According to some reports in the literature, individuals with cystic fibrosis who present altered pulmonary function or altered nutritional status also present decreased aerobic performance, and subsequently walk shorter distances on walk tests.(15) Regarding the subjective perception of exertion, we should also consider the hypothesis that children with cystic fibrosis adapt to pulmonary alterations, since their respiratory impairment is progressive and their exercise tolerance limited. Therefore, these children might have been desensitized, in terms of the subjective perception of exertion, in comparison with normal children.(16,17)

Although all of the children evaluated in the present study presented normal pulmonary function, some authors report that the parameters of respiratory function tests are not suited to predicting exercise tolerance.(1,2) In the present study, the children with cystic fibrosis, despite presenting normal pulmonary function test results, were classified as presenting mild to moderate symptomatology.(13)

In the comparison between the first and second MSWTs, the control group children presented values of distance walked and dyspnea at rest scale scores that were significantly higher for the second test than for the first. However, in the cystic fibrosis group, only the dyspnea at rest scale score was significantly higher for the second test. Therefore, the children in the control group presented a greater learning effect on the MSWT than did those in the cystic fibrosis group, as evidenced by the fact that the control group children walked significantly longer distances in the second test. This difference might be related to the fact that, in the first test, the control group children did not adapt well to the audio signal, which was too slow for them at the beginning, and they had to slow the initial pace in order to follow the signal, which created a certain difficulty during the first levels of the test. The same did not occur in the cystic fibrosis group, since the children already presented altered exercise tolerance, and the slower initial audio signal facilitated the beginning of the test for them. In the second test, the children in the control group were already more adapted to the audio signal and therefore presented significantly better performance in relation to the distance walked.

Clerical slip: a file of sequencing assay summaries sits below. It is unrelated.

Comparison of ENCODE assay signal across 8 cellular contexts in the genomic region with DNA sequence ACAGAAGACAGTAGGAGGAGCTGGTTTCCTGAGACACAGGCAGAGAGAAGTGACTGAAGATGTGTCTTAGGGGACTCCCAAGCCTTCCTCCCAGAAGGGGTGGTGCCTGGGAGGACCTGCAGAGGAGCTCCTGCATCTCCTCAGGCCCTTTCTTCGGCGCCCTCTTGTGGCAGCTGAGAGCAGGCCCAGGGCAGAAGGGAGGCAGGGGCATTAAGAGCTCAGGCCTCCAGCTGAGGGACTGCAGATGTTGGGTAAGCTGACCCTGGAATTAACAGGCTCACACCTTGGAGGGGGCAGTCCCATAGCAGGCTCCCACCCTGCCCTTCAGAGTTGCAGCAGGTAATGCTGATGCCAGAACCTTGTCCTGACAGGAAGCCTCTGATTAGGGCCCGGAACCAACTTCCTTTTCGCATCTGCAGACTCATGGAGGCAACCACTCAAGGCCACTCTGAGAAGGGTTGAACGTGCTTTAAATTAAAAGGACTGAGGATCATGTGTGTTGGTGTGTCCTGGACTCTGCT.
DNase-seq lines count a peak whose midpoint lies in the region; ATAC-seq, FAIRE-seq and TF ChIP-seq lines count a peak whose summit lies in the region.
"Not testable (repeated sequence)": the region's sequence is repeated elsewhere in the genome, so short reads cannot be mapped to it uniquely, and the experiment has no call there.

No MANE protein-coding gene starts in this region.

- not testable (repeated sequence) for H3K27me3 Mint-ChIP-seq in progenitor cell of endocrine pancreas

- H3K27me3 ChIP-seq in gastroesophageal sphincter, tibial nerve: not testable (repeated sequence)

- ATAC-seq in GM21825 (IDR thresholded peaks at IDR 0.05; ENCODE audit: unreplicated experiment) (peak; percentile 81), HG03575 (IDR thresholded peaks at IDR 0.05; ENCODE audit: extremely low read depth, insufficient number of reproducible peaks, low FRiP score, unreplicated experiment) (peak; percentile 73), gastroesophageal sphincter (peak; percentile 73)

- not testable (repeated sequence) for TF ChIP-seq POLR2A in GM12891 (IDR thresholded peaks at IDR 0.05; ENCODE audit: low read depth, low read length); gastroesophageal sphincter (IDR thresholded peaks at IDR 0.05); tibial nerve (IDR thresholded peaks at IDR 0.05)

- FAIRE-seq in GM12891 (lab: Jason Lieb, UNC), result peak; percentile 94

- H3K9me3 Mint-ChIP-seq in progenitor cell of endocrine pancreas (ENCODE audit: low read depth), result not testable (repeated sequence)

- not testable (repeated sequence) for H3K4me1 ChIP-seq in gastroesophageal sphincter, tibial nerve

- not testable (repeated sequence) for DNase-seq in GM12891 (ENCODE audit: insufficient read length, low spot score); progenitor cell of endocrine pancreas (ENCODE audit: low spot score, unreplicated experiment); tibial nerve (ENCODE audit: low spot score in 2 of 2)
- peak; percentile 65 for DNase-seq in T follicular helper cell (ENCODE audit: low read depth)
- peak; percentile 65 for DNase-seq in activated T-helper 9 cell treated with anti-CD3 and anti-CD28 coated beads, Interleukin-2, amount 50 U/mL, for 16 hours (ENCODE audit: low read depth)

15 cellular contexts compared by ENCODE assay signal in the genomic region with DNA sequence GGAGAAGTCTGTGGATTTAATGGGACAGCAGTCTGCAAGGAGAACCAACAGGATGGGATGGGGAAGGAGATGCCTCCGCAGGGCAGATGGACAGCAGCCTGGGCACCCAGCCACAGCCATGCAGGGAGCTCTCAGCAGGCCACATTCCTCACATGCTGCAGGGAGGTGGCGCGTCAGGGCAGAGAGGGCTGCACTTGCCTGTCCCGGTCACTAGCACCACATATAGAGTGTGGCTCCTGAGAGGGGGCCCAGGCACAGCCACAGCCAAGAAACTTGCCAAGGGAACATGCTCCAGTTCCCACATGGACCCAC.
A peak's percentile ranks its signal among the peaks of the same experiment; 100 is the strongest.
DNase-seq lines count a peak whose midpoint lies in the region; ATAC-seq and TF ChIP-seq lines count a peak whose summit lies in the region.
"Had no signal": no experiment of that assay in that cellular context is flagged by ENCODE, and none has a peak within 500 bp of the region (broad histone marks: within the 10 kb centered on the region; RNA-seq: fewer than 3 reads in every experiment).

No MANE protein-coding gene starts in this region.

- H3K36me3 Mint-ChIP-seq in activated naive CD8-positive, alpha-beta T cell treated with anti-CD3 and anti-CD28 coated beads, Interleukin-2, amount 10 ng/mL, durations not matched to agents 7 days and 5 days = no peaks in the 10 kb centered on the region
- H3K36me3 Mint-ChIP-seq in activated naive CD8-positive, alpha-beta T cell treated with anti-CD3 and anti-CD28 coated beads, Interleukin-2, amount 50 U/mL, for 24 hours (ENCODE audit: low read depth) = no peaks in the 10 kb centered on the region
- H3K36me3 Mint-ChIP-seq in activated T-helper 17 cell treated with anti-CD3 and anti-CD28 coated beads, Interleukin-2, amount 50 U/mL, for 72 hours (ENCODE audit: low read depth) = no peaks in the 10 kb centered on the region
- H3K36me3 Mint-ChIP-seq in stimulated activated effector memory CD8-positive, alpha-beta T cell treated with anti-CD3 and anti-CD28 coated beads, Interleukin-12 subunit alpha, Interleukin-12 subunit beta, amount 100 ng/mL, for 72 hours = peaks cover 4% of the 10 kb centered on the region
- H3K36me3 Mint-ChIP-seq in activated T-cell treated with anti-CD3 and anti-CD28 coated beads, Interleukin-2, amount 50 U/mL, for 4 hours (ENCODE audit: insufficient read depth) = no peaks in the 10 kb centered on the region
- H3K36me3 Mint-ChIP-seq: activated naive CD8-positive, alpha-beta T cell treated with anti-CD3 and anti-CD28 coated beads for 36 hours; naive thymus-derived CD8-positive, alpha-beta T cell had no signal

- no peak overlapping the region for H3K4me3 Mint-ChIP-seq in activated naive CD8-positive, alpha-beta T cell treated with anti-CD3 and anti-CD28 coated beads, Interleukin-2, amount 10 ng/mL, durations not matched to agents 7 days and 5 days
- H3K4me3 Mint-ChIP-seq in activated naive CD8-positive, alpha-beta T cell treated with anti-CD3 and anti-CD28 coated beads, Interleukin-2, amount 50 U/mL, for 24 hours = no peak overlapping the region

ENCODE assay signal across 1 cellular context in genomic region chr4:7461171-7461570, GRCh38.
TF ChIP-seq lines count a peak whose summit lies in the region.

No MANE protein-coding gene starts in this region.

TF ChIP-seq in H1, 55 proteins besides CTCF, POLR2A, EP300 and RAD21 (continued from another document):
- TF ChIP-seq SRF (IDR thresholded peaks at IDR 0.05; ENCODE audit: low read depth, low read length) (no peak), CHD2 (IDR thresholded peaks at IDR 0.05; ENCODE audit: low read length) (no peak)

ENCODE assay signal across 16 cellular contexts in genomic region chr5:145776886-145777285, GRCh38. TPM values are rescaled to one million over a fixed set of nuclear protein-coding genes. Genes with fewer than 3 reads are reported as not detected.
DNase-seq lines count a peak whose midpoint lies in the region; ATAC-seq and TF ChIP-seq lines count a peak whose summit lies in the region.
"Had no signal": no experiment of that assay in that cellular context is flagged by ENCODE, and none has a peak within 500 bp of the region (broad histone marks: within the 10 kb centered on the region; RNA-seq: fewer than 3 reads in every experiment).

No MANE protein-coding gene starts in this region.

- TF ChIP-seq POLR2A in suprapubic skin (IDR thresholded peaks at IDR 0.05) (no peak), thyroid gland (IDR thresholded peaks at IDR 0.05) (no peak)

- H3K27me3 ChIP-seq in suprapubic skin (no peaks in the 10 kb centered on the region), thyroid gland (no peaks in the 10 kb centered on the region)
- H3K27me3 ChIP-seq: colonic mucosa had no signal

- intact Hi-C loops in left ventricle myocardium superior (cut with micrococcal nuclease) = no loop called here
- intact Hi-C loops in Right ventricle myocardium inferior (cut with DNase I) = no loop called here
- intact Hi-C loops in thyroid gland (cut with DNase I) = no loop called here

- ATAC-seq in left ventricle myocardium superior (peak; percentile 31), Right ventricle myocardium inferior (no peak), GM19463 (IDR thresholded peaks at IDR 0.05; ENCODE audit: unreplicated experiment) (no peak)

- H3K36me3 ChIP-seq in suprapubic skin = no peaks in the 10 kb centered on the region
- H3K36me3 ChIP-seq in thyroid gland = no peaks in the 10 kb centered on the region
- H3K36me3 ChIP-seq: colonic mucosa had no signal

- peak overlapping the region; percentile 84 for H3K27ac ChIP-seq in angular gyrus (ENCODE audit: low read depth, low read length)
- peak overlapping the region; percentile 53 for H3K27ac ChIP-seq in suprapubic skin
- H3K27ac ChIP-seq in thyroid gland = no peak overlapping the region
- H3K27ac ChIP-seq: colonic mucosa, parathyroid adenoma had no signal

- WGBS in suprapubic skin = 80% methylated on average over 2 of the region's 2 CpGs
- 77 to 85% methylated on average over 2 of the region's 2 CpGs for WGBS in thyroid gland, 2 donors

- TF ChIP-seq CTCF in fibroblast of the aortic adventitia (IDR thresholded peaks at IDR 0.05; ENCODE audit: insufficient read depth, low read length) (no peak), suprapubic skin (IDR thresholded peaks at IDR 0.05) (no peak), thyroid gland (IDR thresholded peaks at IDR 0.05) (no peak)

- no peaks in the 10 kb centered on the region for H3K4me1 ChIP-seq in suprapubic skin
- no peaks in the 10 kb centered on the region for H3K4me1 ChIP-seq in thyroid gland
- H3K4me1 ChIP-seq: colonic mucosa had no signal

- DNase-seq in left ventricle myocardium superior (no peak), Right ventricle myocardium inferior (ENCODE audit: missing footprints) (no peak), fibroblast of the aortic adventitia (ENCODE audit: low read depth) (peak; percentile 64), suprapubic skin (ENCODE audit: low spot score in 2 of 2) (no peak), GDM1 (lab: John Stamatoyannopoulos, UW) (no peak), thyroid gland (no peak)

Regarding the pre-test, at-rest subjective perception of fatigue, these scores were higher, in both groups, before the second test, demonstrating that 30-min breaks between tests were not sufficient for the children to rest, despite the great subjectivity of the scale in question.

In order to determine the reproducibility of the MSWT in the present study, we referred to the American Thoracic Society Guidelines for the 6-min walk test.(18) The tests were considered reproducible both in the control group and in the cystic fibrosis group, since the difference between the first and the second test was lower than 10% in both groups, although this distance was significantly greater in the second test of the control group.

The 30-min rest break between the tests was chosen because some previous studies in the literature had already used 15-min breaks between 6-min and 2-min walk tests in patients with cystic fibrosis.(4,19) However, for the MSWT used in the present study, this period proved insufficient for either group to rest.